To say the area was exclusive would be redundant. Lake Minnetonka was actually a collection of sixteen interconnected lakes and heaven knows how many bays and inlets, and it was all exclusive—all twenty-two and a half square miles of it—and the impression it radiated was that nothing bad could ever happen here. ’Course, Virginia Piper might disagree.
Before I reached the house, I stopped the Cherokee, opened the back, and pulled out my Kevlar vest. I put it on and checked my guns. The nine I holstered on my belt at my left hip, positioning it for a quick cross-draw. The .380 I slid between my belt and spine. Only then did I drive up to the house where Thomas Teachwell once lived.
I followed the circular drive in back of the house until the nose of the Cherokee was facing out in case I needed to make a quick getaway. There were no other vehicles in the driveway and no people. I knew there were neighbors, but not close—I couldn’t see their houses through the trees that dotted the property. I stepped out of the vehicle. A gentle breeze floated up from the lake and stirred the leaves. It was so quiet I could hear my heartbeat. A splendid isolation.
There’s a lot to be said for exclusivity, my inner voice said. You could afford to live here. Well, yeah, except the people on the lake weren’t the kind that attended the Minnesota State Fair, and if they went to a ball game, they watched from the comfort of a luxury suite. I doubted I’d fit in. Besides—I pulled the nine from its holster and cautiously approached Teachwell’s home—I wasn’t house hunting.
I approached the house in a crouch that strained my back and caused my ankle to throb. I let the Beretta lead the way while I watched the doors, watched the windows, watched for movement of any kind from anywhere. It was still. It was quiet. I poked my nose above windowsills. Rooms were laid out like the photo spreads of House Beautiful. There was no one lounging on the sofa eating Cheetos and watching Oprah, no one sitting at the table cutting coupons. I took a chance and rang the front doorbell. It echoed through the house like a ship’s bell over a calm and empty sea and went unanswered.
I moved cautiously around the house. A multi-tiered lawn, landscaped with stone walls and gardens, sloped for the length of a football field to the shore of the big lake. Jutting into the lake was a wide wooden dock; a bass boat, a speedboat, and a luxury yacht were tethered to its pilings. A stone boat house about half the size, yet twice as opulent, as my own house was set a few yards back from the shore. A tall, slim, blond woman in an oversized white turtleneck stepped out of the boat -house. I watched her stroll the length of the shoreline to the dock and over it to the bass boat. She pulled out two life jackets and started back to the boat house. I holstered the Beretta and marched across the lawn. The sight of me startled her. She dropped the life jackets and moved backward, nearly stepping into the lake. I called to her. She recognized me then, halted, and held her ground. Her jaw was set and her fists were clenched when I reached her.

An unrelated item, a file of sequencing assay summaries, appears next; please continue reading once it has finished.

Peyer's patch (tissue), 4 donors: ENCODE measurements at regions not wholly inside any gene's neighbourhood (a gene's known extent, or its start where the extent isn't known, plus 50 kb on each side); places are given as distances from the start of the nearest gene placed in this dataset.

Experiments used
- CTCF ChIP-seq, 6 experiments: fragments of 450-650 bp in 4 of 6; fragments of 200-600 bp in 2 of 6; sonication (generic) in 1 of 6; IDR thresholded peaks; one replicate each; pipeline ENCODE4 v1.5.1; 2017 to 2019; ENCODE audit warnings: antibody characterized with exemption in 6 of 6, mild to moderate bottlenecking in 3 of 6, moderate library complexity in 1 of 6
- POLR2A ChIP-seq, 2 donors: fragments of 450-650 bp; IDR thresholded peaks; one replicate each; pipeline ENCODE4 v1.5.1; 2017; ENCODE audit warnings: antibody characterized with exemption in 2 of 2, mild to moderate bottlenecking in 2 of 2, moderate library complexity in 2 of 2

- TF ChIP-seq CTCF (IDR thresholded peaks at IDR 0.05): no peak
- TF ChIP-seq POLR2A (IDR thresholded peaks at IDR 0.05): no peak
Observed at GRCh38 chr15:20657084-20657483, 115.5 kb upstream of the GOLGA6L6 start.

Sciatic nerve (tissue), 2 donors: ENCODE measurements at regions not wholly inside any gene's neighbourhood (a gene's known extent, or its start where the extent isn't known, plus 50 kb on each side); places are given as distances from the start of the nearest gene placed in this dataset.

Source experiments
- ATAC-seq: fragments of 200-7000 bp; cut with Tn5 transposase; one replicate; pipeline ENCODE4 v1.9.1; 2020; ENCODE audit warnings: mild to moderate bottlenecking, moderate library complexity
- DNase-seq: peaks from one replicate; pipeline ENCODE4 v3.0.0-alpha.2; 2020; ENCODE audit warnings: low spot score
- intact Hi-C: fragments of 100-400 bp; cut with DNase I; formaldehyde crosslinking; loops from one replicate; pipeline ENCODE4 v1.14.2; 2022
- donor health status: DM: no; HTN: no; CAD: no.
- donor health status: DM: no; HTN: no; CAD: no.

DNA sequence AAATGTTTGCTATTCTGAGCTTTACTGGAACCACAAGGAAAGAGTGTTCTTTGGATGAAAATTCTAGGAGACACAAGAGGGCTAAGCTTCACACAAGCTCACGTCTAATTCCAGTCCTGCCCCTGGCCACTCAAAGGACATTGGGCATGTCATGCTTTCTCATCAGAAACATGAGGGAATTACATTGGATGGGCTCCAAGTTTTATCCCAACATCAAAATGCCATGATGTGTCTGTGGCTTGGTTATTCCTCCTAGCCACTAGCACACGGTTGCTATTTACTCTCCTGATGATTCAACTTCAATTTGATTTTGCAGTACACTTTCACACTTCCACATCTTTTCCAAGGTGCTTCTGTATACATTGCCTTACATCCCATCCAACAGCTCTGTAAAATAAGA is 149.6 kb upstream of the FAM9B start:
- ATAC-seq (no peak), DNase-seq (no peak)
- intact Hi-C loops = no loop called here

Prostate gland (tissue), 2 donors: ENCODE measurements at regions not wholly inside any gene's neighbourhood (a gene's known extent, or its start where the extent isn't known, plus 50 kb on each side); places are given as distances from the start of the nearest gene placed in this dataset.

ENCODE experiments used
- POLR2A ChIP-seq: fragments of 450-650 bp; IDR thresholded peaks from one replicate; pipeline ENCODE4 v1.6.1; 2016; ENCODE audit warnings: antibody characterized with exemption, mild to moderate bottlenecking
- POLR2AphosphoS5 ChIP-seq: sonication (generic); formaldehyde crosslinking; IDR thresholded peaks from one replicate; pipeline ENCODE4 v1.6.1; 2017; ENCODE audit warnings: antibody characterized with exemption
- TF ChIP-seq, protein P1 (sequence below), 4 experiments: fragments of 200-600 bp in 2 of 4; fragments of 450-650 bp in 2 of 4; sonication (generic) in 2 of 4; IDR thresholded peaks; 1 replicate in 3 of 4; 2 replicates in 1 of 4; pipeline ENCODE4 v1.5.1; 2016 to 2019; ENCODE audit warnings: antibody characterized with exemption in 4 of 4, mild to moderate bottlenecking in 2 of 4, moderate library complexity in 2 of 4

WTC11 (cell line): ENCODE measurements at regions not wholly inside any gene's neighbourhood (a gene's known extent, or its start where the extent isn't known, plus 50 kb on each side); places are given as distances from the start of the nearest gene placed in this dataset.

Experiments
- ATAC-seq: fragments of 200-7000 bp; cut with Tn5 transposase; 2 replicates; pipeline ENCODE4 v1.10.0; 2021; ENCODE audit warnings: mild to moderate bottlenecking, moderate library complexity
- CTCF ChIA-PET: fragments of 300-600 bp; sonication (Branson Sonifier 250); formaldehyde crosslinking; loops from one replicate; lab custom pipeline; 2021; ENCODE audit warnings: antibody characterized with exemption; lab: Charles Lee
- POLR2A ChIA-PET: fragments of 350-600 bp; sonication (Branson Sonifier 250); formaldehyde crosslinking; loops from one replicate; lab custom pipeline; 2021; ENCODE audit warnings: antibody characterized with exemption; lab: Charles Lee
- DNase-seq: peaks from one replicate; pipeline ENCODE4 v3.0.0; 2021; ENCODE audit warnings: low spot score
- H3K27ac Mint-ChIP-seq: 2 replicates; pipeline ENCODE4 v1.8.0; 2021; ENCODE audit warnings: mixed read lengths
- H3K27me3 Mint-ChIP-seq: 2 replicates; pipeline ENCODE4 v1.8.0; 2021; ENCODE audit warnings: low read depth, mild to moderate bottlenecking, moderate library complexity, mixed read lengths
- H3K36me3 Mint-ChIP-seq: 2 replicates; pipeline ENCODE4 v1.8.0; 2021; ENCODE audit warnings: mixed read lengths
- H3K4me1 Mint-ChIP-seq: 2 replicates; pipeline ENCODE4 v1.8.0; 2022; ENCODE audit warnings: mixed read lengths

“What do you want, McKenzie?”
“I’m looking for your husband.”
She gestured at my hip. “With a gun?”
“You thought he would be here?”
“Where is your husband, Mrs. Teachwell?”
“I don’t know.”
“Be sure, Mrs. Teachwell. Be very sure you don’t know.”
She glared at me for a few moments. “I haven’t seen him,” she said.
I wondered briefly if she was the “babe” that Victoria had overheard the T-Man speaking to on his cell phone. “You can lie to me all you want, Mrs. Teachwell,” I said. “Not to the FBI. They’ll subpoena phone records, they’ll confiscate your computer—”
“I haven’t seen him since—oh, why are you here, McKenzie? Thomas and I are divorced. Do you understand? Divorced. I’m not a part of his life anymore. He doesn’t want me to be part of his life. He’s—he’s changed.”
I’ll say, I thought. “I need to find him,” I said aloud.
Mrs. Teachwell pressed her fists against her hips in defiance and shook her head.
“It’s serious, Mrs. Teachwell.”
“It wasn’t before?”
“He kidnapped a twelve-year-old girl. He committed murder.”
Mrs. Teachwell shook her head again, only this time it was as if she wanted to shake my words out of her ears.
“It isn’t true.” She turned and faced the lake. “He wouldn’t do that.”
Mrs. Teachwell folded her arms in front of her in self-defense and lowered her head. Her shoulders trembled for a few moments, and I thought she was going to weep. It wasn’t the reaction I expected from a divorced woman who’s had no contact with her ex.
I waited for a few beats, then asked again, “Where is your husband?”
She shook her head violently.
I could have comforted her, I suppose. Rested my hand on her shoulder and told her that it would be all right. I couldn’t bring myself to do it. She had been in love with Thomas Teachwell. I had the impression that she still was. That made her my enemy. I listened to her make some throat sounds, but the tears I expected didn’t come. She spoke to me over her shoulder.
“Mr. McKenzie,” she said.